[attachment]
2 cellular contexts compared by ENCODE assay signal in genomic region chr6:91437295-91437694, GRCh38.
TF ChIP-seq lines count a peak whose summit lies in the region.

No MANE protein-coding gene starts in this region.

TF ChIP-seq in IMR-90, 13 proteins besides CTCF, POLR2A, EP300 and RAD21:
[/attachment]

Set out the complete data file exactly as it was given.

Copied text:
2 cellular contexts compared by ENCODE assay signal in genomic region chr6:91437295-91437694, GRCh38.
TF ChIP-seq lines count a peak whose summit lies in the region.

No MANE protein-coding gene starts in this region.

TF ChIP-seq in IMR-90, 13 proteins besides CTCF, POLR2A, EP300 and RAD21: